While I'm a fierce advocate of exercise for health (I exercise four or five times a week for my health and I love it), I know for a fact that it's not the primary means for losing weight. So stop working out in order to shed pounds, to punish yourself for being fat, or to give yourself permission to eat junk! None of these motivations will deliver the results you desire.
The question you may be asking at this point is, "How many calories should I burn?" You may be shocked to hear this, but when it comes to losing weight, exercise is not the ticket. I know it sounds crazy, but think about it. Have you ever worked and worked and worked at exercise and not seen the results you wanted? Do you find yourself getting hungry after exercise and end up eating more -- either as a reward or just because you are hungrier? Is it possible that exercise is keeping you from losing weight? For most people the answer is yes.
Maybe you've been killing yourself on the treadmill, signing up for boot camps, or even running marathons without losing your extra weight. The reality for so many of us is that we exercise endlessly and never see the results we want. So if you are using exercise as your primary means of losing weight, you're wasting your time. Yep, I said it. Exercise is really neither here nor there when it comes to weight loss. Can it help? Yes. It certainly won't hurt. But is it the means of attaining your goal? No, it is not. I know your trainer, your TV, and even your government will tell you otherwise, but hear me out. As an authority on the subject, I've been helping clients practice proper nutrition and self-care for years, and my research and observations demonstrate that it is your overall effort toward nutrition -- not exercise -- that is critical to your success in weight loss.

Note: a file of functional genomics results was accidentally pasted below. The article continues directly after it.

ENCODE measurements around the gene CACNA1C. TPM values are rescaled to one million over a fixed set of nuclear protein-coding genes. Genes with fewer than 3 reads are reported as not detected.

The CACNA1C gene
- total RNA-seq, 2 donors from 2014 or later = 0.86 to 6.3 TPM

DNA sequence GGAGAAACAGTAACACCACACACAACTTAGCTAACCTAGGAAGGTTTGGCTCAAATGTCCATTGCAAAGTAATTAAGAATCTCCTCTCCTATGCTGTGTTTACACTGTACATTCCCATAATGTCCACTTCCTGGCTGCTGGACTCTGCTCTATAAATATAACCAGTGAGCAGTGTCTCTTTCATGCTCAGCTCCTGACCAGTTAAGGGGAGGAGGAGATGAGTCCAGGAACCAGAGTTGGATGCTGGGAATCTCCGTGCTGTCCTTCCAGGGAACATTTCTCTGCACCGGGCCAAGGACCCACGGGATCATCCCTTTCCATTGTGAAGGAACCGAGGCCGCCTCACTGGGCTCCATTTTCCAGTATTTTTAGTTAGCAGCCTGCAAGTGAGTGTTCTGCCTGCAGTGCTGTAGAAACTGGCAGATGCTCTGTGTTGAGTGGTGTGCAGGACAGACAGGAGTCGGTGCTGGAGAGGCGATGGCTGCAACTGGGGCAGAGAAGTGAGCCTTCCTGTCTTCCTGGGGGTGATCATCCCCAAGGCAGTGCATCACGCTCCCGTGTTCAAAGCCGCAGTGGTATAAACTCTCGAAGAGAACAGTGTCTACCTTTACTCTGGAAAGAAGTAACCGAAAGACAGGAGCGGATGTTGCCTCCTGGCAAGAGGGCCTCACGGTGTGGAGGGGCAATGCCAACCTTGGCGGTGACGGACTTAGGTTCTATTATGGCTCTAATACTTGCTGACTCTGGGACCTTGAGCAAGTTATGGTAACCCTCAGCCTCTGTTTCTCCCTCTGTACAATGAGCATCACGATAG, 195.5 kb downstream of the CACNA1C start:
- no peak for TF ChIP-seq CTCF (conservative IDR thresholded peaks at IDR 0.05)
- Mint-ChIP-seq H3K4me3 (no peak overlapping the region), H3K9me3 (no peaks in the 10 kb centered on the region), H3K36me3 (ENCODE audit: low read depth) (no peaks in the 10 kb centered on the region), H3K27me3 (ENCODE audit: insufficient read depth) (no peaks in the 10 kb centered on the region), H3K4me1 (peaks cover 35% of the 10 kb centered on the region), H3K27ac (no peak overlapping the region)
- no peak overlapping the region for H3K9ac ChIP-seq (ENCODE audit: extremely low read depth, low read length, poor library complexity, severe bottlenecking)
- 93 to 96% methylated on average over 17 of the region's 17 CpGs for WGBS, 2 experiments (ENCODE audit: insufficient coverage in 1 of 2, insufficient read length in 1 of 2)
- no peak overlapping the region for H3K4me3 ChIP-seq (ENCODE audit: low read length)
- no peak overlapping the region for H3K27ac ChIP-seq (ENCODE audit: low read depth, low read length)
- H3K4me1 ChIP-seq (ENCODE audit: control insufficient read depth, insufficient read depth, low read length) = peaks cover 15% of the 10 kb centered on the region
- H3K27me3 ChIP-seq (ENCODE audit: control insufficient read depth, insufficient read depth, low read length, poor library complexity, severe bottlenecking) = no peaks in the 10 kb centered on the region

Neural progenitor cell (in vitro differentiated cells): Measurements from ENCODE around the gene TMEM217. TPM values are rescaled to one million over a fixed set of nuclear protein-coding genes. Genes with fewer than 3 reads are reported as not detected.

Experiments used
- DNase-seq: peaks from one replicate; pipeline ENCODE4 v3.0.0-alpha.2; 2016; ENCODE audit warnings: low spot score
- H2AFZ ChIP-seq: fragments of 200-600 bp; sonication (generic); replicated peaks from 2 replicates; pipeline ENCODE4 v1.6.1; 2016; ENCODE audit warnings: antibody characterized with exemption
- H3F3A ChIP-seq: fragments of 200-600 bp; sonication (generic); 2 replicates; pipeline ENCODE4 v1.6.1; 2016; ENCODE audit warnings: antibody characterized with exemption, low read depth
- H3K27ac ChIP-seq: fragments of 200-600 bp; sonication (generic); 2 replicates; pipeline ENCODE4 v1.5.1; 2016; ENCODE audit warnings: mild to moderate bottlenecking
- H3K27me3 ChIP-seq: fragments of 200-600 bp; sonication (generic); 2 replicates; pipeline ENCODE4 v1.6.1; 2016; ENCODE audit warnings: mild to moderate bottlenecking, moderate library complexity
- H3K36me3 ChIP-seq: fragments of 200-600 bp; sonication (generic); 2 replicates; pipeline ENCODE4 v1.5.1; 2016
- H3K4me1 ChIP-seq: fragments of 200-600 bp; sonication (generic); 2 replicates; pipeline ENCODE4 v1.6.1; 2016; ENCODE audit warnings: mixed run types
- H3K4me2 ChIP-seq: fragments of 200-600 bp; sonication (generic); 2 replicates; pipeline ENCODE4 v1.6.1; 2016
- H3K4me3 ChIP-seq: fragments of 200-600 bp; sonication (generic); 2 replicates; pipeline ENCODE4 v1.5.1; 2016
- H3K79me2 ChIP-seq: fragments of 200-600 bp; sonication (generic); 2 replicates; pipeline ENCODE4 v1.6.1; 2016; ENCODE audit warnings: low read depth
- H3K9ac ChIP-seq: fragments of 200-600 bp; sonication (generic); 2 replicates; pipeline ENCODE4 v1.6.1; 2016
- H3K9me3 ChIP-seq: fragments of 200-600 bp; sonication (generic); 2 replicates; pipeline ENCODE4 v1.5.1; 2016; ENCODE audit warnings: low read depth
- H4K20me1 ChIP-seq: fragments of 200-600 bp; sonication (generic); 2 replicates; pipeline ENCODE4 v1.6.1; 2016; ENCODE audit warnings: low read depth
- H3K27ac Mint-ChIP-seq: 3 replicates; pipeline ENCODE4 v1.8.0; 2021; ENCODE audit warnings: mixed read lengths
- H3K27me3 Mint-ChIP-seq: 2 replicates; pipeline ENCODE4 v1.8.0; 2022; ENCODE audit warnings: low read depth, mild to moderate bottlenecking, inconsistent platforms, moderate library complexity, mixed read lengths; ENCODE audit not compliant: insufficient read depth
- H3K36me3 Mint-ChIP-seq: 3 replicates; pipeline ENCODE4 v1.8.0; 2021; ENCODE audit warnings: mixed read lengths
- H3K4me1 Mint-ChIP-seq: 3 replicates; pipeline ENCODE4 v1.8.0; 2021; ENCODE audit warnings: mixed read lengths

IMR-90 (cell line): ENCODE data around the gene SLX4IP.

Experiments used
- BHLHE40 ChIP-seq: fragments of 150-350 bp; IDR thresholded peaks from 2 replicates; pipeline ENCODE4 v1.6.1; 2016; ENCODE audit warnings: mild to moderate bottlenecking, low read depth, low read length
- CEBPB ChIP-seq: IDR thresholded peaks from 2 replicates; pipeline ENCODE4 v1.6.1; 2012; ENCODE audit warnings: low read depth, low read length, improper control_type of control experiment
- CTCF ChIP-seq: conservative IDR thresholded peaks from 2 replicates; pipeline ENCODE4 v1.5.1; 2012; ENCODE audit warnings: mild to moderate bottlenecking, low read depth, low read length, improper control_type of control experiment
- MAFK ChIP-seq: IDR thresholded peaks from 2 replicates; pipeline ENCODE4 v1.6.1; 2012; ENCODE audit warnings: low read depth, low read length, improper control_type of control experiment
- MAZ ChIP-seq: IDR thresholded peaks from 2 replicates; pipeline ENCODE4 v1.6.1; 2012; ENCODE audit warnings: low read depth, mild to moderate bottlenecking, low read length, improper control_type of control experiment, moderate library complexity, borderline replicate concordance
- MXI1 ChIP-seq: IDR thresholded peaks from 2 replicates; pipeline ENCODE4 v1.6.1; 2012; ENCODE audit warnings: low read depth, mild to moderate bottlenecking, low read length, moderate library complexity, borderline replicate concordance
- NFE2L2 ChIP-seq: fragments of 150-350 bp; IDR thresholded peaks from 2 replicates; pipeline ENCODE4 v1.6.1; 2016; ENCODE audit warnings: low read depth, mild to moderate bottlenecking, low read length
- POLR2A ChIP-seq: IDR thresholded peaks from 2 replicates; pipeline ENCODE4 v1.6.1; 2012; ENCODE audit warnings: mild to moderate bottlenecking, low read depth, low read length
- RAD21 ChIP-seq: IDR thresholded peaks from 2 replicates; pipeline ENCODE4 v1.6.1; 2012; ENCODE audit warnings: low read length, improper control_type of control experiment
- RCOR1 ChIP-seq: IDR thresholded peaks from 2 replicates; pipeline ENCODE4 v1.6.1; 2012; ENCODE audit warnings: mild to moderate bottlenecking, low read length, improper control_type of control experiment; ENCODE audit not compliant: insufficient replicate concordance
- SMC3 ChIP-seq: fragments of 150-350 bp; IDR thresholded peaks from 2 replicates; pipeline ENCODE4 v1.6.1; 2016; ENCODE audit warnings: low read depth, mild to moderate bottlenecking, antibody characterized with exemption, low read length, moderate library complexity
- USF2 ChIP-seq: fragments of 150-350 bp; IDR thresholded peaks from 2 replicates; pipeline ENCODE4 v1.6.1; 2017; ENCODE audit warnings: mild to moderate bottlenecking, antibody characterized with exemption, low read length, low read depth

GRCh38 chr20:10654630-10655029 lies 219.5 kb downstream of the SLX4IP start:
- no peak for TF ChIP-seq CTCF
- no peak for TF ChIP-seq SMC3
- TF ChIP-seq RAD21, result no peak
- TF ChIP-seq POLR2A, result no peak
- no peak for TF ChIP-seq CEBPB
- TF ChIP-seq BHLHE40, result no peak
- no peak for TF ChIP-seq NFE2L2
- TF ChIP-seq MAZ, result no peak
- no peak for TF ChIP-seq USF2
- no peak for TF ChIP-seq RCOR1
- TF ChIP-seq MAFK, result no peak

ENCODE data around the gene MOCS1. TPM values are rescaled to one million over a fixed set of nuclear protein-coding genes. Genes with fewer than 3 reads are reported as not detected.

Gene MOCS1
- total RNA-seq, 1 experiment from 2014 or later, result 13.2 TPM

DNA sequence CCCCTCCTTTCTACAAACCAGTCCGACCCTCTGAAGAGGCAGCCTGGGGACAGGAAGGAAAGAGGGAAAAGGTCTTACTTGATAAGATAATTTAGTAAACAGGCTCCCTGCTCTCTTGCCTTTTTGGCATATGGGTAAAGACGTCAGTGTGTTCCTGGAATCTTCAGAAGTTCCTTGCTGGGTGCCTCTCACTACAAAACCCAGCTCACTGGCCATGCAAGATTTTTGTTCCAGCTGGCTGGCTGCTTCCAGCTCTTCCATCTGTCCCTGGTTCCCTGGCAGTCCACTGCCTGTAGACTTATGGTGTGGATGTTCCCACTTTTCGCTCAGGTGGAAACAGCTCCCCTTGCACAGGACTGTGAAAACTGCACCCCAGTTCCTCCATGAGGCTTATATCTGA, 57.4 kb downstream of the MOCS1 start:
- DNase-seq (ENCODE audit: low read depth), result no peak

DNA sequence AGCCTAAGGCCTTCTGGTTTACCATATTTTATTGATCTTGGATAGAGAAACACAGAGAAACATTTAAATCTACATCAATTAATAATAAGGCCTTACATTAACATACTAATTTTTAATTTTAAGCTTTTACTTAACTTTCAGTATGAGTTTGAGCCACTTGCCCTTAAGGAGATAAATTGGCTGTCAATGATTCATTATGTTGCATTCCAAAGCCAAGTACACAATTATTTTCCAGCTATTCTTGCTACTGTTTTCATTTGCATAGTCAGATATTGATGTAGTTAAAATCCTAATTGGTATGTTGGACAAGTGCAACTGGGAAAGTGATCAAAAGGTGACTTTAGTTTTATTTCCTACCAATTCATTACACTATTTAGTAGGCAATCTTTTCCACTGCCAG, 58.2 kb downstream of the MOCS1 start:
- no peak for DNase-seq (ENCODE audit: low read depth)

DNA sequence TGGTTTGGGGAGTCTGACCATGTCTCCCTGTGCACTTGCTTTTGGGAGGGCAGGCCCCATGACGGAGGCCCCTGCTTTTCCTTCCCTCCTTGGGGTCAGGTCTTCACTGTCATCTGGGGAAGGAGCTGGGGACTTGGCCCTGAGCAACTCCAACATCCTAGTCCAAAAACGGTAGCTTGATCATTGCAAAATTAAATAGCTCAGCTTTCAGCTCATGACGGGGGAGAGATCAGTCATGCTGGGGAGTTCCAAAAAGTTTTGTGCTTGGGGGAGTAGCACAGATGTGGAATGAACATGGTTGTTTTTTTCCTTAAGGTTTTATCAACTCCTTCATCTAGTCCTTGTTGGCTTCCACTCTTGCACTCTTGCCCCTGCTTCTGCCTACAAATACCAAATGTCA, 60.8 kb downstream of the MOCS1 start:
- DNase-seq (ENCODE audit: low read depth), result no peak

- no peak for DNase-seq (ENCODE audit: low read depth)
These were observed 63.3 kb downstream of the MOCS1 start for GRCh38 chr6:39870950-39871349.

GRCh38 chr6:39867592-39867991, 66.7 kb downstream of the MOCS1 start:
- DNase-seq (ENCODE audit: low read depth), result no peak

Find out more about this book:Eating Free: The Carb-Friendly Way to Lose Inches, Embrace Your Hunger, and Keep Weight Off for Good